A Death-Defying Guide On How To Survive The Running Of The Bulls


About the Festival:

The Running of the Bulls, known locally as the encierro (from encerrar, to enclose or confine), is an annual race held during the festival of San Fermin (July 6th to July 14th), patron saint of Pamplona and Navarra.  Though the festival has roots dating as far back as the 13th century, it was originally celebrated in October up until 1591, when it was moved to July to coincide with more clement weather.  Perhaps most famously popularized by Ernest Hemingway in The Sun Also Rises, the festival has now become a phenomenon, attracting tens of thousands of people from all over the world to run with the bulls!

1 Plaza del Ayuntamiento


If you plan on staying in Pamplona during the festival, then you should book a room as early as possible.  This is especially important for the budget traveler as hostels can fill up quickly.  Many recommend booking six months to a year in advance.  My room, booked just three months in advance, cost 90 euros (about $125 USD) a night!

Some popular alternatives include staying in the coastal city of San Sebastian, where, for eight euros, buses travel to and from Pamplona in a little over an hour.  Overnight trains and buses to the city are also available.  Many travelers also choose to go without accommodations and spend their nights outside, whether in the city square or park.

Before the run:

The chupinazo, or opening ceremonies, begins at 12 noon on July 6th, where the mayor, from the balcony of the Casa Consistorial, asks everyone to don their handkerchiefs and formally announces the start of the fiesta!  At 11pm, an impressive display of fireworks ensues and the city now enters nine full days of non-stop partying!  Live music, dancing, and drinking will be had all night and day, so make sure to pace yourself as the Bull Run is not until 8am.

Spectators who want a good view of the run should arrive early (anytime between 3am-6am is fine) as places by the railings will fill up quickly, especially by the Cuesta de Santa Domingo, where the run begins.  Or, if you’re lucky, someone will invite you to watch from one of many balconies overlooking the run.  And, if all else fails, you can enter the Plaza de Toros early to get a good seat, since this is the bull ring where the race will eventually end at.  Just be sure to buy tickets in advance if you plan to do this.  Many people are season ticket holders, so seating in this 12,500 seat stadium (the third largest bull ring in the world) will be limited.  Also, make sure to dress the part.  You can buy everything you need at any local shop throughout the city.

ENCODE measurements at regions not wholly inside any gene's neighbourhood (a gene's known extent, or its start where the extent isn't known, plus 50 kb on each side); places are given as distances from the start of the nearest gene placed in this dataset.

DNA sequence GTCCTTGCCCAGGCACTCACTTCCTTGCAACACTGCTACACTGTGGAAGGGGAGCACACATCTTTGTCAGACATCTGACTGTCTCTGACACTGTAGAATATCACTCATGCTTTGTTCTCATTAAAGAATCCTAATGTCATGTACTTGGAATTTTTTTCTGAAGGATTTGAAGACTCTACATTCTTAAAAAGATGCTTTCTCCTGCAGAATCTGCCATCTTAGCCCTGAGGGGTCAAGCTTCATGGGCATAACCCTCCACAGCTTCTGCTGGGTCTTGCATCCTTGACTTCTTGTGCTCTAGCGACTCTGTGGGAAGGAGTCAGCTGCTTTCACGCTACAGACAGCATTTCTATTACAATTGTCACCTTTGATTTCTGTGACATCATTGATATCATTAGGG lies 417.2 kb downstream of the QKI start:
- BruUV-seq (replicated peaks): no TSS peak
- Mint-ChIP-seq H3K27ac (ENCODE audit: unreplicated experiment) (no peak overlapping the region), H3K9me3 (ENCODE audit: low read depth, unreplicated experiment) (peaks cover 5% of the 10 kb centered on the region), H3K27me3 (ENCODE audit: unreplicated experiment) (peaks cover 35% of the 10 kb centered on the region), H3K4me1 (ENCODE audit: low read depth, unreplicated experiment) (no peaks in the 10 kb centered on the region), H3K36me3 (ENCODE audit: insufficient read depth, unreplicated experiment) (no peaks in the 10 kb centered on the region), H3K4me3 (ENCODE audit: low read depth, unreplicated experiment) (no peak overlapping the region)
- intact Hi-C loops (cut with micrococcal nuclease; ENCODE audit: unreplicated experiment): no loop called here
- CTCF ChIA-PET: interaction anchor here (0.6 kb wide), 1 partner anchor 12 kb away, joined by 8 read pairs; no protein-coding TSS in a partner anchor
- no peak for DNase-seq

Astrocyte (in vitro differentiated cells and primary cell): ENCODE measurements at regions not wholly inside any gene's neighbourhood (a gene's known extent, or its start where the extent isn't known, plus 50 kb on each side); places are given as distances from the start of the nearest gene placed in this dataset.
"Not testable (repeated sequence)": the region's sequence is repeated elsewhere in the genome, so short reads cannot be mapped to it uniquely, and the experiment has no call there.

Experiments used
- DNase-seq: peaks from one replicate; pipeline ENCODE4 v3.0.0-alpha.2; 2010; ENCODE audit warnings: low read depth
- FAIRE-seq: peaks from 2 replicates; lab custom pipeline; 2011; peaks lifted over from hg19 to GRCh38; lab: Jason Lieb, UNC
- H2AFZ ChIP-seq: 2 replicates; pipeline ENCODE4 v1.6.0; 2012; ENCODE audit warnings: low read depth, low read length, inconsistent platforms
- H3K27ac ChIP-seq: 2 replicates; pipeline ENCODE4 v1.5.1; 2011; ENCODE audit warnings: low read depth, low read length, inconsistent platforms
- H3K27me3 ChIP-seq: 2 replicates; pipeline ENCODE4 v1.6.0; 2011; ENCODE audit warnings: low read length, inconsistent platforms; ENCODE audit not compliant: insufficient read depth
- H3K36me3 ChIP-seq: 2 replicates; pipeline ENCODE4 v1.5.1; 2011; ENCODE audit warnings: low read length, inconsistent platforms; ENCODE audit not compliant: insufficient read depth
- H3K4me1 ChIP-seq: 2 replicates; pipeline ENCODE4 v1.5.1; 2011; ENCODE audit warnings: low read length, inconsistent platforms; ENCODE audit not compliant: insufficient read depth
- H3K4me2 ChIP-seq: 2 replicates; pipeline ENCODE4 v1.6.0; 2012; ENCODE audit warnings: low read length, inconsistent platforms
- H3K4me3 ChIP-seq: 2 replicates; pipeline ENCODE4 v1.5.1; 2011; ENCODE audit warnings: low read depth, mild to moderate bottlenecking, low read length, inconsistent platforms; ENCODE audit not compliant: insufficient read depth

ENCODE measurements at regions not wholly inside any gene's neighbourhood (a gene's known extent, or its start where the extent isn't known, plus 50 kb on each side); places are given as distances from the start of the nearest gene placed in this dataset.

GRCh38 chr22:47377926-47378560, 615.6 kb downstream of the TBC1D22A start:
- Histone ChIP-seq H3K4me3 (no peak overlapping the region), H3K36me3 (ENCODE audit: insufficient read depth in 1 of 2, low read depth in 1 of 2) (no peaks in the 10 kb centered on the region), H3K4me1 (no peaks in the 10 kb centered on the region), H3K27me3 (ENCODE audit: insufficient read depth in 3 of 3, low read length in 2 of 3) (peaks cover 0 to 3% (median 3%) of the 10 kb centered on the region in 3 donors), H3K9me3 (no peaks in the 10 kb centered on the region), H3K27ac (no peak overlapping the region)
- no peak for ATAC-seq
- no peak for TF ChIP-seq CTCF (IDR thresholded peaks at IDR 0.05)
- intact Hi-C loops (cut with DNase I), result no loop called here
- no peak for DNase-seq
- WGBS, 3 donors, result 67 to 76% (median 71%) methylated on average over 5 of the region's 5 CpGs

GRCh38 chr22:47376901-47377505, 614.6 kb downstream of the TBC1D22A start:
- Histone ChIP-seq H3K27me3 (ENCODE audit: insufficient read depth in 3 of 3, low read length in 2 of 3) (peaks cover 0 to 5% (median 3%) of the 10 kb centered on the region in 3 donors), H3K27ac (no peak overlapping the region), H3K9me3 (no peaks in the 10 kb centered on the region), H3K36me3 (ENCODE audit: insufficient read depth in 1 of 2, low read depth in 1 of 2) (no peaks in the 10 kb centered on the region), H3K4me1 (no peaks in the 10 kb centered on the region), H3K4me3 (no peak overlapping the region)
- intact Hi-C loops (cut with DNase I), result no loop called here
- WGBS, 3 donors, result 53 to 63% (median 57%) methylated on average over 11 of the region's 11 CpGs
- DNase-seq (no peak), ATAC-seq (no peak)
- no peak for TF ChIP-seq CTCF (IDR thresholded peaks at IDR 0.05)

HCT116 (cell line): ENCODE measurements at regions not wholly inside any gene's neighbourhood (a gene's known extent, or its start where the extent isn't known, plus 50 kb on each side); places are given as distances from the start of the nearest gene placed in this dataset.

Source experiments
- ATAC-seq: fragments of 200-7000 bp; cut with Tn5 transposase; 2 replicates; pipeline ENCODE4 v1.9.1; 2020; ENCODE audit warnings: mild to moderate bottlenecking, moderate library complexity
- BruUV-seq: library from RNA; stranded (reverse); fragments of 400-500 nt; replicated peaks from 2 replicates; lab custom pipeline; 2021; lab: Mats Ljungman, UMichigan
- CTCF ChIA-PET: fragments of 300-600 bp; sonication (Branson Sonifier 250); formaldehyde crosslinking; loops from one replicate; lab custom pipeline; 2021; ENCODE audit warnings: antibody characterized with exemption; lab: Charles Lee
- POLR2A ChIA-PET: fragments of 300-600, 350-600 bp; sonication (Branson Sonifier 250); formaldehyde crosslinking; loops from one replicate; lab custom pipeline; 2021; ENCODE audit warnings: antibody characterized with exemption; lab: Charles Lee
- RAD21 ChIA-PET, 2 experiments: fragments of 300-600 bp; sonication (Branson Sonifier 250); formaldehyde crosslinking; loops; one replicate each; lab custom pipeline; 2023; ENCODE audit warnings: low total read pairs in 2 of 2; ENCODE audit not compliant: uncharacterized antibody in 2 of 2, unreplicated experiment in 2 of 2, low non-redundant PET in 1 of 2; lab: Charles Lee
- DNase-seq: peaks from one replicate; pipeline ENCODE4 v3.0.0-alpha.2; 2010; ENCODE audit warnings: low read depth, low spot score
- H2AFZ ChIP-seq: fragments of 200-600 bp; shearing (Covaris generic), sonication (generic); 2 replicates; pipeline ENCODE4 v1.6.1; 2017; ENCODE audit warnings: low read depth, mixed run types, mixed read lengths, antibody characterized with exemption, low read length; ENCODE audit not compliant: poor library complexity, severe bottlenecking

2 Spectators

The run:

Now, if you want the ultimate view then get ready to run!  This 825 meter (half a mile long) course starts from the Cuesta de Santa Domingo, across the Plaza del Ayuntamiento and straight through c/Mercaderes.  The dangerous curva de Mercaderes hacia Estafeta lies ahead, otherwise known as ‘dead man’s corner’.  Calle Estafeta, the longest stretch of the race (300 meters or 985 feet), heads into another sharp turn known as the curva de Telefónica.  And finally you arrive at the Plaza de Toros.

The bull running occurs every morning at 8am sharp, when a rocket will go off signaling that the gates to the corralillos (corral) have been open.  At this point most people run, not realizing that it is not until the second rocket goes off that the bulls have actually left.  Given the noise and raucous atmosphere in the streets, it can be difficult to hear the initial rocket, especially when you see waves of people rushing past you with no bulls in sight yet.  Now the thrill (and danger, really) of anticipation kicks in as you try to time your run just right to run just ahead or with the bulls, rather than behind them.

First time runners should play it safe and start after ‘dead man’s corner’ (la curva).  There are also guided walks the day before each race so runners have a chance to familiarize themselves with the course.  More experienced runners, or self-proclaimed daredevils, can start anywhere before this point for added thrill.